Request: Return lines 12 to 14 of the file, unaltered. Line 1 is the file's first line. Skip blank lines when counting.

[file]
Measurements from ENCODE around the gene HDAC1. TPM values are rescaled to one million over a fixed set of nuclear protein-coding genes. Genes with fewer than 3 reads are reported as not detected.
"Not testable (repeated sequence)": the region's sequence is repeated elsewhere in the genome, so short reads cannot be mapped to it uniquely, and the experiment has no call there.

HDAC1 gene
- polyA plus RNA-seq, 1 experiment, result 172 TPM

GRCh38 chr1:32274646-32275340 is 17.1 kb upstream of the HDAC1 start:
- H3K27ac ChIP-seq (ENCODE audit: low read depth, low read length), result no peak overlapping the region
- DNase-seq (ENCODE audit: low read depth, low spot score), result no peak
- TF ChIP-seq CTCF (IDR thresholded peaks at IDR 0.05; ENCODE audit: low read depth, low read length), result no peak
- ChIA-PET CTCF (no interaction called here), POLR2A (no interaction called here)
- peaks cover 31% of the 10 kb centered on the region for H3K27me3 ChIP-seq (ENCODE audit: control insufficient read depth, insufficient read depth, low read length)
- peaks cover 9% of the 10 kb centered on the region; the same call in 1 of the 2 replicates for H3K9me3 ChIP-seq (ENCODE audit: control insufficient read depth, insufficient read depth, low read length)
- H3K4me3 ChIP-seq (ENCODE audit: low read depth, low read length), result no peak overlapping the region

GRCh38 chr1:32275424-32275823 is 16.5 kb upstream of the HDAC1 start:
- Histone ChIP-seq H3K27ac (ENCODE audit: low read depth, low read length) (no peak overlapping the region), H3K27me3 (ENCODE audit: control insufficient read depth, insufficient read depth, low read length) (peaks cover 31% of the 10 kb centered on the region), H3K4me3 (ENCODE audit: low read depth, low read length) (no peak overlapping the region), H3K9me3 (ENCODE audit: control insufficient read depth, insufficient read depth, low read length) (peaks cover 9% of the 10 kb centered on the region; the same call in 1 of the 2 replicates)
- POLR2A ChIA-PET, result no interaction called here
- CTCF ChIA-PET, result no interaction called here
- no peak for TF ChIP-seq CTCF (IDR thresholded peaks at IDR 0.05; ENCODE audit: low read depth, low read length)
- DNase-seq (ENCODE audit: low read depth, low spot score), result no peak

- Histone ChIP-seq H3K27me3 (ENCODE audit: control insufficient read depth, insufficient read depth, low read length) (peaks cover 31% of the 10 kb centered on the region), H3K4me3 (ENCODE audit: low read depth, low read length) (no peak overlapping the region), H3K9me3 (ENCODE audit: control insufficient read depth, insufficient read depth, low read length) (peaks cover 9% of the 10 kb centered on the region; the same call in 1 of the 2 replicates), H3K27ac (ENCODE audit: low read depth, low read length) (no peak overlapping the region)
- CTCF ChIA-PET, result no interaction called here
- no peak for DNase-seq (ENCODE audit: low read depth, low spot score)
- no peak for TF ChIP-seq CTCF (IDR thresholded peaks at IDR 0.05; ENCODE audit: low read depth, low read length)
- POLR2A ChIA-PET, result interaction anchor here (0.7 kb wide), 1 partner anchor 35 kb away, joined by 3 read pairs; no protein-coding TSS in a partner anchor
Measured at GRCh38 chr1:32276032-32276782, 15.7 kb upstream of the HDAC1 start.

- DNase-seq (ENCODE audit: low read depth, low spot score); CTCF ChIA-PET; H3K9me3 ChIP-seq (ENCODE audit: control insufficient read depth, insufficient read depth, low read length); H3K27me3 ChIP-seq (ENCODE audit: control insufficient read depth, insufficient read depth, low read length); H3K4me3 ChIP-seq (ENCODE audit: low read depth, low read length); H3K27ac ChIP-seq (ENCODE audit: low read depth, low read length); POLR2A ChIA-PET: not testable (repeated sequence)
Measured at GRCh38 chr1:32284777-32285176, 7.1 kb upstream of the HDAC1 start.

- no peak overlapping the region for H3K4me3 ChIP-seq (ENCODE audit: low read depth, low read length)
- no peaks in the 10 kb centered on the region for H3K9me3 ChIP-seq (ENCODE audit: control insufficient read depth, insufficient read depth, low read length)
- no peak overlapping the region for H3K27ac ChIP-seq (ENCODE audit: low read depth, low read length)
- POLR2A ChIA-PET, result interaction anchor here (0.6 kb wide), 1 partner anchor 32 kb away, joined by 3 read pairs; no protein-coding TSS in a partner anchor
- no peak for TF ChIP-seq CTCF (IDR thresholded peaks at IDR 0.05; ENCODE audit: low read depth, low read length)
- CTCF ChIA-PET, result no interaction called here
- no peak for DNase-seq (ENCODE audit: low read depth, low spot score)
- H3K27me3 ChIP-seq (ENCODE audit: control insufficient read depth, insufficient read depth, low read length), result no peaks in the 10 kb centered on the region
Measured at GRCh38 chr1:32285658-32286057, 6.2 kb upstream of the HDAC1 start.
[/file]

- H3K4me3 ChIP-seq (ENCODE audit: low read depth, low read length), result no peak overlapping the region

GRCh38 chr1:32275424-32275823 is 16.5 kb upstream of the HDAC1 start:
- Histone ChIP-seq H3K27ac (ENCODE audit: low read depth, low read length) (no peak overlapping the region), H3K27me3 (ENCODE audit: control insufficient read depth, insufficient read depth, low read length) (peaks cover 31% of the 10 kb centered on the region), H3K4me3 (ENCODE audit: low read depth, low read length) (no peak overlapping the region), H3K9me3 (ENCODE audit: control insufficient read depth, insufficient read depth, low read length) (peaks cover 9% of the 10 kb centered on the region; the same call in 1 of the 2 replicates)